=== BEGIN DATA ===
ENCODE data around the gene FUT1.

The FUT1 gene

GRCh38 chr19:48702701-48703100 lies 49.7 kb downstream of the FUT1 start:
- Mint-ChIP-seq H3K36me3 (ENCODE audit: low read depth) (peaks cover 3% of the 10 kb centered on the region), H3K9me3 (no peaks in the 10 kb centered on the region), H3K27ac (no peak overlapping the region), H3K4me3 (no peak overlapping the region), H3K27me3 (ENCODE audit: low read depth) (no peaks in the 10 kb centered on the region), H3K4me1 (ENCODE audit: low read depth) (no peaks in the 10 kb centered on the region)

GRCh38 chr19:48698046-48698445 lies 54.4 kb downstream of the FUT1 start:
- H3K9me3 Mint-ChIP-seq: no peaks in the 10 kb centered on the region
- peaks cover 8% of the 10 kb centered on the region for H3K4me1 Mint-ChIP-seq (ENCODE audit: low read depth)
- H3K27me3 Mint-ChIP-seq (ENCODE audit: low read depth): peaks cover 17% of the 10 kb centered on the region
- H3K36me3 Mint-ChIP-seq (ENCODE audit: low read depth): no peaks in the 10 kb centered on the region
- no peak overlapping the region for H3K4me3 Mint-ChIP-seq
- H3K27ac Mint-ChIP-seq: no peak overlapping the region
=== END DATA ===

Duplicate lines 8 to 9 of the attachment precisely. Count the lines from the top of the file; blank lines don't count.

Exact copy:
- H3K27me3 Mint-ChIP-seq (ENCODE audit: low read depth): peaks cover 17% of the 10 kb centered on the region
- H3K36me3 Mint-ChIP-seq (ENCODE audit: low read depth): no peaks in the 10 kb centered on the region